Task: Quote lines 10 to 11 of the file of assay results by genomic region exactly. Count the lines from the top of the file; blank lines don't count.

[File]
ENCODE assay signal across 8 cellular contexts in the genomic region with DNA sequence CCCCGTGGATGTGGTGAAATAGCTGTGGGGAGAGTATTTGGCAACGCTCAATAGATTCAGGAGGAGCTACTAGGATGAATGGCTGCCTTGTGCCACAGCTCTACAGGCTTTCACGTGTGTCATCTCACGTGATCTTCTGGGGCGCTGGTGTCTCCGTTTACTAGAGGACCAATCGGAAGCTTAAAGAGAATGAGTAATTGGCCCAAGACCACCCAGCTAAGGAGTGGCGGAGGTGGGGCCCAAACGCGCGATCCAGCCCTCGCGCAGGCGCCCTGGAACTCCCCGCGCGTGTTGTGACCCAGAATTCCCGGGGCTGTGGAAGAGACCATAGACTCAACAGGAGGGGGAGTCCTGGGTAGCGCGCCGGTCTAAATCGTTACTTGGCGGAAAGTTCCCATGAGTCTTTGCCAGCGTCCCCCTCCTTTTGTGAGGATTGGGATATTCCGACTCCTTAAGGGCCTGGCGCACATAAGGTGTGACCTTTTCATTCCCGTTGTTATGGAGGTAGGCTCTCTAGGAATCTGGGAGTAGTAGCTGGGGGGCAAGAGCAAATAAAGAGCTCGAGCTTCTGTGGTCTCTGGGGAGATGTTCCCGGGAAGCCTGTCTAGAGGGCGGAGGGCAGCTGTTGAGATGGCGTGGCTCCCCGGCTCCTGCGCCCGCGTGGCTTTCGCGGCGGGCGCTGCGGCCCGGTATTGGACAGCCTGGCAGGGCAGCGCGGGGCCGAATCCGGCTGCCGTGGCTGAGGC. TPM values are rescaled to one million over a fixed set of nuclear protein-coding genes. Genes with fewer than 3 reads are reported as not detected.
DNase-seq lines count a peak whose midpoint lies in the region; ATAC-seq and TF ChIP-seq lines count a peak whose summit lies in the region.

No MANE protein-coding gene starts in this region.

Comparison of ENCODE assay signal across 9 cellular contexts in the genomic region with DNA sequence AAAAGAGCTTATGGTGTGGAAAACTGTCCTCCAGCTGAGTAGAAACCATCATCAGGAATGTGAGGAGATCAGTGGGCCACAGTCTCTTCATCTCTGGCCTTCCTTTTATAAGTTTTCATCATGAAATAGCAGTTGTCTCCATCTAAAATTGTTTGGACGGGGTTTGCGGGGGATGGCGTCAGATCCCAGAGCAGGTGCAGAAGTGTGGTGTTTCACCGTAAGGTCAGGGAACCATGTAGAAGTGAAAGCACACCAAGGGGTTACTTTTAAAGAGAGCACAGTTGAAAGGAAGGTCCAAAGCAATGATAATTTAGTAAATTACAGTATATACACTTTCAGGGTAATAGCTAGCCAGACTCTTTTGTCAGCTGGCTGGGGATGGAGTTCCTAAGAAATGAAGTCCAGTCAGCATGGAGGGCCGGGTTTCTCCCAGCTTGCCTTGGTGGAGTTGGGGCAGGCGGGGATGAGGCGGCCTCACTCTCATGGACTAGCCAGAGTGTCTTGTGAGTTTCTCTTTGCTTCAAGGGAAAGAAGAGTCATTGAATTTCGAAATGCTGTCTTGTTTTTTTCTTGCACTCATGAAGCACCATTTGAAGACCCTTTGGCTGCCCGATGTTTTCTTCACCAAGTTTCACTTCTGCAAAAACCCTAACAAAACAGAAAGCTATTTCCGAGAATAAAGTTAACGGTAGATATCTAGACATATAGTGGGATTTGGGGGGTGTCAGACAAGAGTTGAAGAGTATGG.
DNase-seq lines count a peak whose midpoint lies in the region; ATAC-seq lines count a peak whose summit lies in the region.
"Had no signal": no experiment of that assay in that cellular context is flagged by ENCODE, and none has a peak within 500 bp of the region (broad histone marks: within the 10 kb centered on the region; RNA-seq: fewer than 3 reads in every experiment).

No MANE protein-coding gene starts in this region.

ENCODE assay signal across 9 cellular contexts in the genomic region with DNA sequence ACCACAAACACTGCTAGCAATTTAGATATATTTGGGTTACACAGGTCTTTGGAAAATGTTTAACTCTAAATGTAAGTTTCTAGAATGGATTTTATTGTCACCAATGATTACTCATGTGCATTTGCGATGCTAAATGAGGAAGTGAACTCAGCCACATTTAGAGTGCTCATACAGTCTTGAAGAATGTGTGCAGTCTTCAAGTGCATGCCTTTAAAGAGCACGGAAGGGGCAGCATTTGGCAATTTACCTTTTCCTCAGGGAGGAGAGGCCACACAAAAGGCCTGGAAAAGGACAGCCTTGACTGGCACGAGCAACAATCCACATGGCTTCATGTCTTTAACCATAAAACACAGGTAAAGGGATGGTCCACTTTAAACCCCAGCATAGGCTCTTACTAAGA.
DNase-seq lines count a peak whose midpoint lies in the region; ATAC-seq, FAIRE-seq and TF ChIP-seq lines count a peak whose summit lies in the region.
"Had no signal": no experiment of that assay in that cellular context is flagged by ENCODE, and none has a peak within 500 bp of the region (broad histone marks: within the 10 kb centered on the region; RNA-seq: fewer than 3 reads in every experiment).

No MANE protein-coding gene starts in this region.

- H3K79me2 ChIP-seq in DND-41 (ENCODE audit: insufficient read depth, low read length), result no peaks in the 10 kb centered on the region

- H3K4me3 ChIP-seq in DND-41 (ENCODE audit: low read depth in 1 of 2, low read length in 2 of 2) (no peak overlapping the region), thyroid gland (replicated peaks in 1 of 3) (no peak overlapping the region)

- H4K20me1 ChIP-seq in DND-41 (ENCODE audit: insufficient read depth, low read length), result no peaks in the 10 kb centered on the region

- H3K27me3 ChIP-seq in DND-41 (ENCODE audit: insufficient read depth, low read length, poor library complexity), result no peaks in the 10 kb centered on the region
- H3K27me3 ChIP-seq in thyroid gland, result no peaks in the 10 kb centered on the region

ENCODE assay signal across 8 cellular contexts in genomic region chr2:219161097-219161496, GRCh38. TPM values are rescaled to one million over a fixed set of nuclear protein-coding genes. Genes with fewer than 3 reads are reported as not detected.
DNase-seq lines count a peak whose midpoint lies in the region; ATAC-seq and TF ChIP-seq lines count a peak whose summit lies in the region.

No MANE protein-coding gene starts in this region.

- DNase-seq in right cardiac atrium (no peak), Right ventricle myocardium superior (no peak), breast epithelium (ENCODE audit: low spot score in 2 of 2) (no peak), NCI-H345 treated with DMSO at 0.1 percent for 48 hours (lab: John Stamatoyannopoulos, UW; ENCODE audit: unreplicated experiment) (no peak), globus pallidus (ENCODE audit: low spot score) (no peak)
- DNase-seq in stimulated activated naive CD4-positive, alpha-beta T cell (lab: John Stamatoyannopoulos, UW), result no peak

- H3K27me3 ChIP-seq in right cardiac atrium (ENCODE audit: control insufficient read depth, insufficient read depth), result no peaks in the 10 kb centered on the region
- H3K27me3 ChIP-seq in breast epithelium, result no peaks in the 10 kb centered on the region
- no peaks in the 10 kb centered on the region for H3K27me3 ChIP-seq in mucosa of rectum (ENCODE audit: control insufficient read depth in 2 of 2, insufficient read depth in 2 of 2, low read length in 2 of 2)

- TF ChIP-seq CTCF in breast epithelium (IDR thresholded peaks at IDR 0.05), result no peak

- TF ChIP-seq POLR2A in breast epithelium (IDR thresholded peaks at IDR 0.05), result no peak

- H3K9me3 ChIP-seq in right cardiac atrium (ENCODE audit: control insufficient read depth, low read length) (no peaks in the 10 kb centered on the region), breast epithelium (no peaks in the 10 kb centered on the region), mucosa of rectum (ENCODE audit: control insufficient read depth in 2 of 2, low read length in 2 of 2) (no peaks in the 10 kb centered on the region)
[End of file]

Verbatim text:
"Had no signal": no experiment of that assay in that cellular context is flagged by ENCODE, and none has a peak within 500 bp of the region (broad histone marks: within the 10 kb centered on the region; RNA-seq: fewer than 3 reads in every experiment).

No MANE protein-coding gene starts in this region.